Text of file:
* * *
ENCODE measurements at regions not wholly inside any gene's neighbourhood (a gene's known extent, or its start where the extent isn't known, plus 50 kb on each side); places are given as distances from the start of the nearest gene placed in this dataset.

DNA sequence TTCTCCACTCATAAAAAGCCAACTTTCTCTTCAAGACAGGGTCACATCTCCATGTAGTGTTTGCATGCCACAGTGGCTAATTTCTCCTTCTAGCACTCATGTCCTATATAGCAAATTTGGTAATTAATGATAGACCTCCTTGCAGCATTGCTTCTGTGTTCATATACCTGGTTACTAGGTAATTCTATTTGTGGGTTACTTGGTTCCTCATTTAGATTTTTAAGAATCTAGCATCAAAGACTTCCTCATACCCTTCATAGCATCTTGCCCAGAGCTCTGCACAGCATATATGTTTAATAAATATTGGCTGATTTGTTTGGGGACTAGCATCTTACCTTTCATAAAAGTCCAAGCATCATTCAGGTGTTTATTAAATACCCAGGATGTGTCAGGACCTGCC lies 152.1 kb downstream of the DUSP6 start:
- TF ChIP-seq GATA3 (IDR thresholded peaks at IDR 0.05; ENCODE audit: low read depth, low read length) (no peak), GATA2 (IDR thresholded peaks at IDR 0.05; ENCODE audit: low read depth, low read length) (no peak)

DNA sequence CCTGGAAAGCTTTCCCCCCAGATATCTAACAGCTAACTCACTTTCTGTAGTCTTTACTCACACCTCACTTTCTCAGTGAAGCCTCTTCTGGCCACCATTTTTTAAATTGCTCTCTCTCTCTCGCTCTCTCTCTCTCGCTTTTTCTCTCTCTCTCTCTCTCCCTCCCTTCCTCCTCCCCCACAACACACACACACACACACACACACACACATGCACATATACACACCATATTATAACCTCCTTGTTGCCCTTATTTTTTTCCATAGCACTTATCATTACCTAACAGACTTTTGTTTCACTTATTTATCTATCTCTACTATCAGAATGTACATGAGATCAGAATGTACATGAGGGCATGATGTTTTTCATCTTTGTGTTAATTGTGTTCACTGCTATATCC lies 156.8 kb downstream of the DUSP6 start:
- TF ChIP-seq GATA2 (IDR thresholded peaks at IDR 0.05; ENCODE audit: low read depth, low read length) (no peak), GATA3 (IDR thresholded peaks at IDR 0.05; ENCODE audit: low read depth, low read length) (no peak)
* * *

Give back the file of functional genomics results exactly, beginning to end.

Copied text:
ENCODE measurements at regions not wholly inside any gene's neighbourhood (a gene's known extent, or its start where the extent isn't known, plus 50 kb on each side); places are given as distances from the start of the nearest gene placed in this dataset.

DNA sequence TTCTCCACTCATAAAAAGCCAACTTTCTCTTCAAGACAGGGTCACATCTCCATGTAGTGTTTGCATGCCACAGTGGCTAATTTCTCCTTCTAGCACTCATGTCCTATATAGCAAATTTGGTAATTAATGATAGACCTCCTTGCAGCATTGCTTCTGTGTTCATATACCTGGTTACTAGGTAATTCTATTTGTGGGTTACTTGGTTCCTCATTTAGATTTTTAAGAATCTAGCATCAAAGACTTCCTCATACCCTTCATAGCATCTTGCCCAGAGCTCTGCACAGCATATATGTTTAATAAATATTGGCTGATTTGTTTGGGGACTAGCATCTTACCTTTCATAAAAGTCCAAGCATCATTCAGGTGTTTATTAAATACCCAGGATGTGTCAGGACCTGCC lies 152.1 kb downstream of the DUSP6 start:
- TF ChIP-seq GATA3 (IDR thresholded peaks at IDR 0.05; ENCODE audit: low read depth, low read length) (no peak), GATA2 (IDR thresholded peaks at IDR 0.05; ENCODE audit: low read depth, low read length) (no peak)

DNA sequence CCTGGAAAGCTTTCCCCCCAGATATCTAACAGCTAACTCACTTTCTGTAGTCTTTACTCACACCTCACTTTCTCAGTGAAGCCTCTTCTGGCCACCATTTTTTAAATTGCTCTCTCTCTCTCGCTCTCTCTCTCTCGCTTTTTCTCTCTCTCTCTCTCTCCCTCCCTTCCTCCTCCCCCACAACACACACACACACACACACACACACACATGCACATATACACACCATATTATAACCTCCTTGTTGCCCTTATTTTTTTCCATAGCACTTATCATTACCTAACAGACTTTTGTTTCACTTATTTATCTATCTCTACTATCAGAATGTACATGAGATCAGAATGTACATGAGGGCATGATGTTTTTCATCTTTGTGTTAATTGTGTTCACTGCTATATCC lies 156.8 kb downstream of the DUSP6 start:
- TF ChIP-seq GATA2 (IDR thresholded peaks at IDR 0.05; ENCODE audit: low read depth, low read length) (no peak), GATA3 (IDR thresholded peaks at IDR 0.05; ENCODE audit: low read depth, low read length) (no peak)